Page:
variety and; rotational diversity whereas the poorest treatment includes a normal
barley seeding rate, less competitive varieties (short) and continuous barley.

After five years of study at Lacombe, the best practices led to excellent wild
oats management even when wild oats herbicides were applied at 25 percent of
label rate in all years. For example, doubling the seeding rate reduced wild
oats biomass by three times. Combining a tall competitive variety with the 'two
time' seeding rate reduced wild oats by eight times.

The poorest treatments had more wild oats even after wild oats herbicides were
applied at 100 percent rates in all years. Harker explains that crop canopy
and root health were more important for wild oats management than herbicide
rate. At the other locations, similar effects were noted in the best treatments
at 50 percent herbicide rates versus contrasting treatments at 100 percent herbicide

It should be noted that reduced herbicide rates were not incorporated into
the trials to see if farmers could cut rates. Rather, the reduced rates were
used as a mechanism to help illustrate crop competitiveness and crop health.

While crop health is an important component of weed control in any cropping
system, it is, perhaps, easier to obtain under reduced tillage systems. With
reduced tillage, weed seeds are left on the surface where they are subjected
to weathering, chemical degradation and desiccation, along with predation by
birds and insects. Microbial and fungal feeding also degrades weed seeds. In
drier areas, direct seeding also helps conserve seedbed moisture for better
germination and stand establishment.

Operational diversity can also increase crop health and reduce input costs.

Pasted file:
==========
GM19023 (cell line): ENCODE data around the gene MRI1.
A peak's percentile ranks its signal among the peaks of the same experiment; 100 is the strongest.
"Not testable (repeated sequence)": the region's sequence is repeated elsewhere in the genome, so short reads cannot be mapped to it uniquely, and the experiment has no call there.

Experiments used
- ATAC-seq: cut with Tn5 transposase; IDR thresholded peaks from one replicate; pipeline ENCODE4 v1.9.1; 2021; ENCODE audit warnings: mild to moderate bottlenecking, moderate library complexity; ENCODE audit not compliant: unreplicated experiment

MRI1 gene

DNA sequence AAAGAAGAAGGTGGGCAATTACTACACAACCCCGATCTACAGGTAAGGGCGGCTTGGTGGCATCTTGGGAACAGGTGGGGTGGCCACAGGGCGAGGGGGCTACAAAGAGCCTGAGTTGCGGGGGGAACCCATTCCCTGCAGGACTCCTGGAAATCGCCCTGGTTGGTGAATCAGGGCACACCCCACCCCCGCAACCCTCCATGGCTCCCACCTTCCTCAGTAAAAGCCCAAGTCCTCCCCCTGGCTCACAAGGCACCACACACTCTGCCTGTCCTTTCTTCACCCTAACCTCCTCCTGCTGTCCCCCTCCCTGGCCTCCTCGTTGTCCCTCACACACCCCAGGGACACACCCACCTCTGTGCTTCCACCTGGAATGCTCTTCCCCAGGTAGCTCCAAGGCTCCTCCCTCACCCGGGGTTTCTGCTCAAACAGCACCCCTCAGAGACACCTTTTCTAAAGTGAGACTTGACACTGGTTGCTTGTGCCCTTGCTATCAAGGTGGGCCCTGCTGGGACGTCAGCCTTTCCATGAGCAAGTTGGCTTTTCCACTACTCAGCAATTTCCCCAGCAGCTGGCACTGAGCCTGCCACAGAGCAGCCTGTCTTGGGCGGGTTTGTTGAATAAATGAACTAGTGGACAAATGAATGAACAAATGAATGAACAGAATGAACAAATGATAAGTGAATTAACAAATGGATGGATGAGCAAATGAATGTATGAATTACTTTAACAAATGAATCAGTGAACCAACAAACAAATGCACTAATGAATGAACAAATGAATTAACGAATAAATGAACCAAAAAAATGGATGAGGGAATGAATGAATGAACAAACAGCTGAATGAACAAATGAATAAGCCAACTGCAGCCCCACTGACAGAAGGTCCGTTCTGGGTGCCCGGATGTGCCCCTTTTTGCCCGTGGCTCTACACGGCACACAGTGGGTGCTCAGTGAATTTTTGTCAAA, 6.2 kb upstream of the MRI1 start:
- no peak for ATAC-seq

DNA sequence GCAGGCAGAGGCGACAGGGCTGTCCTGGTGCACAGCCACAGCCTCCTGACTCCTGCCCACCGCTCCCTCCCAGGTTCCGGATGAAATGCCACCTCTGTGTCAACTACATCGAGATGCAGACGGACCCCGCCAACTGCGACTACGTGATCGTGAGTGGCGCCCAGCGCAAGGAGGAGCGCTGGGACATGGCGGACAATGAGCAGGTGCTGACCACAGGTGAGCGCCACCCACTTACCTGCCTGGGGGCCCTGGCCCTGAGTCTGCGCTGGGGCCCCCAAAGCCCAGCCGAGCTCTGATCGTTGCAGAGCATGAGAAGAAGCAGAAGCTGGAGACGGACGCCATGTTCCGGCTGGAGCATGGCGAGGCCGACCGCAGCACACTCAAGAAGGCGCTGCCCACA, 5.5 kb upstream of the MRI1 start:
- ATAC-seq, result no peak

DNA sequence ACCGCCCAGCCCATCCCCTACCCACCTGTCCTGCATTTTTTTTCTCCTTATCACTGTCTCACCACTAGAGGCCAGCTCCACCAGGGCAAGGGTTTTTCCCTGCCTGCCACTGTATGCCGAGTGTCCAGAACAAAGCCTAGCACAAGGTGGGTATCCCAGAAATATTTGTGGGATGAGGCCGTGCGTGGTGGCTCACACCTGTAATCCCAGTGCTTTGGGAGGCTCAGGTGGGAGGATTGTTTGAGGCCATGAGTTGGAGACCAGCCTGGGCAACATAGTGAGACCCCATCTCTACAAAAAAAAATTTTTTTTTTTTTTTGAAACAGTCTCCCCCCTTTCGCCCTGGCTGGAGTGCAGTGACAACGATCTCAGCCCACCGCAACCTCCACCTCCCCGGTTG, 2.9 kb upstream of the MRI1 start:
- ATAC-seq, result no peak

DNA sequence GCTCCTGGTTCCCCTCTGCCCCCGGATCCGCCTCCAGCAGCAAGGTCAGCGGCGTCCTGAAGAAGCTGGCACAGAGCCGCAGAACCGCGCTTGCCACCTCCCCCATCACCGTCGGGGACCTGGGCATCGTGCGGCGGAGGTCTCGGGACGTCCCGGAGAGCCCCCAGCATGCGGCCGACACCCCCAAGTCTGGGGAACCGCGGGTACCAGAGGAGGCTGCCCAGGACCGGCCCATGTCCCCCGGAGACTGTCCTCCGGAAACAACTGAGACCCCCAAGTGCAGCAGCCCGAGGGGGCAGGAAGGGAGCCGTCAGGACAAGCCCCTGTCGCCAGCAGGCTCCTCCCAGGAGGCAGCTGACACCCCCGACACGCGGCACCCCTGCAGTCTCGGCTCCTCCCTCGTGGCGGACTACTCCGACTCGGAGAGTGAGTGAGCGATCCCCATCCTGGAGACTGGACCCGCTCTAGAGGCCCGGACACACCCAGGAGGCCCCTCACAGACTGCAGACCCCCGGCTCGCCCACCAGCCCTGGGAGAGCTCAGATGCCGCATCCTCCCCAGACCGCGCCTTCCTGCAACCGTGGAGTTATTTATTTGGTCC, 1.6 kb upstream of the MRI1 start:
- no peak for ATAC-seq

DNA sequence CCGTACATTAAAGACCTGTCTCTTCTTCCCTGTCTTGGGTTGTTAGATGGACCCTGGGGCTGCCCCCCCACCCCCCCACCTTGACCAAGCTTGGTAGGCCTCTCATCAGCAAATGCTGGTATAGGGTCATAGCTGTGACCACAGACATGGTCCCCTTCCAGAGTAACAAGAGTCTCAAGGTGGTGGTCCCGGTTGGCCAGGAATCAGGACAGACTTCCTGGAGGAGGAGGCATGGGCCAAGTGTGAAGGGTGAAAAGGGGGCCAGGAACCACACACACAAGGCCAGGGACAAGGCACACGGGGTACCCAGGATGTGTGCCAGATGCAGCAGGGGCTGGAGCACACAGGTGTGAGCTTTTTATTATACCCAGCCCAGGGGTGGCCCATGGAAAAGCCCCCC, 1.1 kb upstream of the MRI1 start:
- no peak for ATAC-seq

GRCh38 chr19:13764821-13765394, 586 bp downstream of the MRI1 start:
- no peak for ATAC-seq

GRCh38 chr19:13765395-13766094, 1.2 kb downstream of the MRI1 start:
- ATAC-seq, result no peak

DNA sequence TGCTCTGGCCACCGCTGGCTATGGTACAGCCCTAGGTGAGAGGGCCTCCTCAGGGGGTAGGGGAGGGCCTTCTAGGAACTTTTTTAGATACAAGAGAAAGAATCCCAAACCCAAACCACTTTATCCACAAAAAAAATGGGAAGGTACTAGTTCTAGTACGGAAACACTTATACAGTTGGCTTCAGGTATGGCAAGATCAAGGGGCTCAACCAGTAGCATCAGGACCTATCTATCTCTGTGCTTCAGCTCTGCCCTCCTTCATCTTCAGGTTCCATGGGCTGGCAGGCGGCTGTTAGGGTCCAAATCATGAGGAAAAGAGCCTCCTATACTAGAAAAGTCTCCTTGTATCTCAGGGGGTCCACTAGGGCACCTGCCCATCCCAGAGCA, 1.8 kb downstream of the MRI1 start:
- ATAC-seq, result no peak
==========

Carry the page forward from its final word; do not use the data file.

For example, a normal date of silage harvest with low rates of herbicide can
enhance wild oats management, but early harvested silage is also a very effective
wild oats management tool in the absence of herbicides. Adding winter wheat
into a crop rotation can also improve diversity and crop health by moving seeding
and harvest dates around to keep weeds and insects off-balance. Direct seeding
has also improved winter wheat health by providing a better overwinter environment.

Figure 1. Wild oats BM – maturity –
1/4 x rate (2005).

Rick Taillieu, RTL agronomist at Camrose, Alberta, says that as August 1 approaches,
farmers should start to assess which fields could be harvested early enough
for winter wheat seeding. While some of that planning took place at seeding
with the planting of early maturing crops, Mother Nature can also change the
maturity dates, so planning for winter wheat becomes essential. Winter wheat
seed should be secured and the seeder tuned-up so that winter wheat can be sown
at the optimum date in late August/early September.

Harvest and fall considerations

During the summer, the success or failure of the last harvest's straw and chaff
spreading can also be evident. Uneven germination caused by poor seed-to-soil
contact due to mats of straw, or cold soils under heavy chaff, may show up as
uneven maturity as the crop nears harvest. If residue management has caused
problems in the past, consider fine-tuning the system. As every good direct
seeder says, 'residue management starts at the combine'.

The other side of the residue problem is too little. RTL agronomist, Don Wentz
at Lethbridge says that farmers who grow low residue crops like potatoes or
beans should start to plan the seeding of a fall cover crop. For late harvested,
low residue crop like sugar beets, which are harvested too late for a cover
crop, Wentz says erosion control practices like ridge tilling can help reduce
wind erosion.

These are just some of the examples of how a summer crop walk can provide the
opportunity to assess crop health and provide insight into fine-tuning a direct
seeding system. And while you are at it, why not call a few neighbours and gain
the combined experience of some of the best experts in the field?